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Dublin: 17 °C Wednesday 12 August, 2020
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Concerns over fall in cancer referrals and operation cancellations during Covid-19 crisis

GP referrals for suspected cancer cases have dropped by more than a half.

Image: Shutterstock/fizkes

THERE IS A risk cancers are being missed during the Covid-19 crisis due to people not presenting to their doctors and appointments and operations being cancelled. 

Health Minister Simon said he spoke to a GP who has not seen a suspect cancer case in his own surgery for weeks.

The doctor told the minister that this would be very unusual.

“That is a cause for worry,” said the minister because it means people are not coming forward with concerns about their own health. 

“Cancer has not gone away,” he said. “We need to fix it. I need people in this country to know that we have capacity in the Irish health service,” said Harris, stating that non-Covid care is now being streamlined away from Covid-19 cases. 

“Please come forward, don’t feel that you are burden,” he added. 

His comments come as the Irish Cancer Society said it is concerned about a drop in suspected cancer cases being referred for investigation by GPs.

New figures from the HSE show that the number of suspected cancer cases being referred for investigation by GPs through the HealthLink referral system has dropped by more than half.

CEO of the Society, Averil Power said:

“This information from the HSE is extremely worrying. It is crucial that people continue to seek medical advice if they are concerned about their health.

“When it comes to cancer, early detection is key and can be the difference between life or death in some cases.” 

A number of TDs also raised concerns in the Dáil this week about patients having their appointments and operations cancelled.

One patient concerned about skin cancer told TheJournal.ie that their appointment for a biopsy had been cancelled, with another stating that their operation to remove a tumor has been re-scheduled.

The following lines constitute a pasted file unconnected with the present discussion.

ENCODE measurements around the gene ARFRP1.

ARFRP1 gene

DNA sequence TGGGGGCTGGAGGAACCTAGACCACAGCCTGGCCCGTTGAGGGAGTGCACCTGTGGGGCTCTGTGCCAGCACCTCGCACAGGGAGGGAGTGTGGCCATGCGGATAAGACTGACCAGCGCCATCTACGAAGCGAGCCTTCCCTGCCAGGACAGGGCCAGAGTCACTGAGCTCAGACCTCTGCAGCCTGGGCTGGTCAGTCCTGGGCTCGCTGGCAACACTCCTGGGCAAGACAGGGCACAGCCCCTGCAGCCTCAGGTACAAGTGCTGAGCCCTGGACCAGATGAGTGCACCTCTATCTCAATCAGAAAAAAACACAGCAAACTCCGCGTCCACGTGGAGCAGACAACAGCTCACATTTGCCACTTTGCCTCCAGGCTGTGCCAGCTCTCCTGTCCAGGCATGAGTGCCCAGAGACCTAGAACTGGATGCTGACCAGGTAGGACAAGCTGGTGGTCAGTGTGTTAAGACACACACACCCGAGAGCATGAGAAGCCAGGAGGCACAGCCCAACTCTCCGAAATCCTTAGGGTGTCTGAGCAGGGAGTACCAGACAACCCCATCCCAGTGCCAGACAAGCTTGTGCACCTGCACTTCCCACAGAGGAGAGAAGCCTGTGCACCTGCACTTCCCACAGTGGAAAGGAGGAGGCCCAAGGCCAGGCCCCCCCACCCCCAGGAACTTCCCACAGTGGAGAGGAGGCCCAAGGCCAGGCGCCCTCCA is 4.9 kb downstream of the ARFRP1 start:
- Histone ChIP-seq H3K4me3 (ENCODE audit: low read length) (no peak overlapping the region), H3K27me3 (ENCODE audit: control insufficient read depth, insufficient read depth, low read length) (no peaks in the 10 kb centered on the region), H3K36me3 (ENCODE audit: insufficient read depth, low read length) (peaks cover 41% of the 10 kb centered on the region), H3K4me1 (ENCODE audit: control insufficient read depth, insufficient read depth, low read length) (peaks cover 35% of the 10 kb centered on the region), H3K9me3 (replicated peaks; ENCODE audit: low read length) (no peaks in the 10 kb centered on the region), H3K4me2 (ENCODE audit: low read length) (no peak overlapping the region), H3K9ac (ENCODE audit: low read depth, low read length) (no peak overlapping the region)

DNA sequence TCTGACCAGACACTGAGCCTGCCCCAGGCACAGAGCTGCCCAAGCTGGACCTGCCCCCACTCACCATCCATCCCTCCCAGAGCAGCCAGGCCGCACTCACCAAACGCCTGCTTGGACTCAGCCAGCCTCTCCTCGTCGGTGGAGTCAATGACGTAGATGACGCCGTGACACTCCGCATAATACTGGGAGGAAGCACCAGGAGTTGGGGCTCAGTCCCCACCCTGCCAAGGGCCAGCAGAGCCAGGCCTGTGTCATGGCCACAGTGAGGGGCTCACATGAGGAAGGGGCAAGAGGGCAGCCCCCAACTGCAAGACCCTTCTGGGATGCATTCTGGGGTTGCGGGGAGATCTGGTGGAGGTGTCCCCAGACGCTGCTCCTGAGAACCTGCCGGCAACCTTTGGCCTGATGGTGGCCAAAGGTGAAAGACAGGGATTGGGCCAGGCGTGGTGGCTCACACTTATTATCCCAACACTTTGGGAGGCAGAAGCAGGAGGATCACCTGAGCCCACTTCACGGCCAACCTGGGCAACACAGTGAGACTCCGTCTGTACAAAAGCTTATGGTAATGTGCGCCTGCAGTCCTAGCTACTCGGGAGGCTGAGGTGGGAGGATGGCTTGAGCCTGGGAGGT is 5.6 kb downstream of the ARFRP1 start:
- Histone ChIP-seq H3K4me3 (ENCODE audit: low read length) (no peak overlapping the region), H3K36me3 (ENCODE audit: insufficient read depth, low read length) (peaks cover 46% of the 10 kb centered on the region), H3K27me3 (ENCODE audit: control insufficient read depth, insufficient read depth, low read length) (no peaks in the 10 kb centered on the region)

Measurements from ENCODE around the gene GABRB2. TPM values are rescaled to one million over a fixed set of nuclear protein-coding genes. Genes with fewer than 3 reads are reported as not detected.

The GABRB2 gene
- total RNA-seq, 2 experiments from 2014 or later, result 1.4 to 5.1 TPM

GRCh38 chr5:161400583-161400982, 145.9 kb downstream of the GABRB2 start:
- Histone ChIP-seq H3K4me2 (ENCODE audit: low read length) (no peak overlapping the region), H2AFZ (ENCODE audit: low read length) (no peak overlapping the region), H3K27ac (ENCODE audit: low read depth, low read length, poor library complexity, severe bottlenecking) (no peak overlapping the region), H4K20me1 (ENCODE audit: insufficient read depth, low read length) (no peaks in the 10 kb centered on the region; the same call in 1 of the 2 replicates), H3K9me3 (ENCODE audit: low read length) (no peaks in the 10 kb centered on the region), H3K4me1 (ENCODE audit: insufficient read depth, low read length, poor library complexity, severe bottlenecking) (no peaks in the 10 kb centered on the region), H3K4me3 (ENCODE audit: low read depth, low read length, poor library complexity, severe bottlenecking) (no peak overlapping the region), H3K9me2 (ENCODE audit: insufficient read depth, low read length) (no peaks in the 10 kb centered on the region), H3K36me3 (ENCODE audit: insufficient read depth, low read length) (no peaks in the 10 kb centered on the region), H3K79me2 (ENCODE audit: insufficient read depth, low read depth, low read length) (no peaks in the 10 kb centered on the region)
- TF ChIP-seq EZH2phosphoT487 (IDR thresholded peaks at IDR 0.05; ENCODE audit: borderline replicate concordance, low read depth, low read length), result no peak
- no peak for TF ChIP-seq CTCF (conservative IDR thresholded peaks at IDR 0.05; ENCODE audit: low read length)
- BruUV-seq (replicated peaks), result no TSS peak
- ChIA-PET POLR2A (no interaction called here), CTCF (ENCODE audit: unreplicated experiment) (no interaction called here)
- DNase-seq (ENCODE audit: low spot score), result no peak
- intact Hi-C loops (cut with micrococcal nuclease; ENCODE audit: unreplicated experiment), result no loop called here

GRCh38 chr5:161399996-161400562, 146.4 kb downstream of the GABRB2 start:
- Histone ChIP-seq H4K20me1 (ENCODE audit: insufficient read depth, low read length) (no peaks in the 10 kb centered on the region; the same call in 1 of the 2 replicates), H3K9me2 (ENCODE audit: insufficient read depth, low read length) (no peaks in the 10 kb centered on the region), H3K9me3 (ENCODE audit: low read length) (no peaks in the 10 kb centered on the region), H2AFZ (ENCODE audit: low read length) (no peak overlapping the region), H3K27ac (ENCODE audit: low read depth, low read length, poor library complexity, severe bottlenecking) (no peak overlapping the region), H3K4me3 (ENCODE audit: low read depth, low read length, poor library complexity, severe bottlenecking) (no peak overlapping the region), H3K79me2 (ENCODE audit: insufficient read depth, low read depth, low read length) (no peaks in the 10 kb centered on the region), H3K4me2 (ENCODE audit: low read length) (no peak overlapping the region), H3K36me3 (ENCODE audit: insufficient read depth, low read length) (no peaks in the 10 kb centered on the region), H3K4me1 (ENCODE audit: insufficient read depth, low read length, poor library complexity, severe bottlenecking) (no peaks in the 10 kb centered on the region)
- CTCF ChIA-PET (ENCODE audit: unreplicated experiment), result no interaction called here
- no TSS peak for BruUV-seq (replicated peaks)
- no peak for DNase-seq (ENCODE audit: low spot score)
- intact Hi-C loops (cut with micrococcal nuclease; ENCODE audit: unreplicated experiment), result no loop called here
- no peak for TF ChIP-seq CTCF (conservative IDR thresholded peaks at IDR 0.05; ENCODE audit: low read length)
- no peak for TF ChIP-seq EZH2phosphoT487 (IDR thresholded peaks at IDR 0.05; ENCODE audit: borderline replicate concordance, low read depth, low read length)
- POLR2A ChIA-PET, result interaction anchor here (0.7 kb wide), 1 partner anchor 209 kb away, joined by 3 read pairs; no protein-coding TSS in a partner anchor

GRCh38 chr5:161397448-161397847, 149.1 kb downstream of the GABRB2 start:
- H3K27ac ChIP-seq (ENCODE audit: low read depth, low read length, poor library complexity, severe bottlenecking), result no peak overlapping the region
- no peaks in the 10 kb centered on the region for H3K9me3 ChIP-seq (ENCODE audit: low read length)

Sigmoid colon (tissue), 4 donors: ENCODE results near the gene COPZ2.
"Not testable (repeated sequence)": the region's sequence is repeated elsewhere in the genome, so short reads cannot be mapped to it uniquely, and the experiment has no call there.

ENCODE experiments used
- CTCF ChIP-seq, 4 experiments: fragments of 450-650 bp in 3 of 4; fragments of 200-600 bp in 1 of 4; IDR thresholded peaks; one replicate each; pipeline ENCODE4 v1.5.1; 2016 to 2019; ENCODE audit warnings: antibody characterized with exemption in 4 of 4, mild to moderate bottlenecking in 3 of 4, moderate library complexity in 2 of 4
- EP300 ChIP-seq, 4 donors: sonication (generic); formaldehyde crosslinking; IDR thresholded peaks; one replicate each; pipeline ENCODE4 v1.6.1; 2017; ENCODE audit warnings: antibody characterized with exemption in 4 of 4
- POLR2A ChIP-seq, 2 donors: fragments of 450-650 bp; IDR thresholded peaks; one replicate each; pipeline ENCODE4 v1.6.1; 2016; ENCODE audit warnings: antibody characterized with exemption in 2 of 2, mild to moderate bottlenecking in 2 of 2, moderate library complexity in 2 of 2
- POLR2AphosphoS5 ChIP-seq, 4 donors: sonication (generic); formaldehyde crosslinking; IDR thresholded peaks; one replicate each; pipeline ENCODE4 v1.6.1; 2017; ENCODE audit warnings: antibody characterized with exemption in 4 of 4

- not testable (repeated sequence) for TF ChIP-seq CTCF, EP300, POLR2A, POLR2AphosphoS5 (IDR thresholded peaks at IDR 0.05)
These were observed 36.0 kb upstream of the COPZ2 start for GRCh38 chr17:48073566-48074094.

Speaking in the Dáil on Thursday, Fianna Fáil TD Niamh Smyth said she knows of one young man who has a wife and four small kids waiting on an operation for a tumor in St. James’s Hospital.

“He has been given no clarity on when that operation might happen. Are operations that were scheduled before this pandemic happened still scheduled? What are the implications?” she asked the Health Minister Simon Harris.

Fianna Fáil’s Cathal Crowe said a constituent in Clare sent him a letter earlier in the week about her elderly husband suffering from advanced cancer. He had been due to undergo surgery at the Bon Secours Hospital Limerick at Barringtons in Limerick City.

“The family is now being told, however, that due to Covid-19, the appointment cannot be carried out and that man now has to join many others on the public waiting list, a list that is not moving at the moment. This is causing major stress to the family and it is utterly unacceptable,” he said.

Labour’s Aln Kelly said a Limerick consultant he knows said he generally diagnoses cancer eight times a week but has not done so for the last four weeks.

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“These people are walking around not knowing they have cancer. We have a lack of screening for bowel and cervical cancer. BreastCheck is not operating. We also know we have elevated mental health risks. On top of that are the socioeconomic impacts of maintaining restrictions. All of this needs to be considered and that is the Government’s role,” said Kelly.

Harris said he is setting up of community assessment hubs to try and ensure that Covid patients can go to a community assessment hub and non-Covid patients can continue to go to a GP.

“We have seen a significant drop-off in the numbers of people attending their GP and that is how cancers can be missed and referrals to hospitals not given. I am hoping those community assessment hubs will help,” he said.

In a statement, the HSE said it is encouraging people with chronic or serious underlying health issues not to ignore their symptoms or delay consulting their GP while Covid-19 restrictions are in place.

“We are advising patients to phone their GP first to discuss their symptoms. The GP can perform an assessment over the phone to work out the best treatment plan. Many problems can be resolved over the phone or by video consultation, such as prescription matters or referrals to other services.”

In relation to the specific examples of treatment and appointments being delayed during the crisis, the HSE said it would encourage the people concerned to contact their treatment team for further guidance.

“There has been a pause in some cancer services during the immediate Covid-19 crisis. This is to ensure the ongoing provision of critical care and, more importantly, to protect patients by reducing the risk of infection. We are awaiting guidance from NPHET regarding the resumption of services.”

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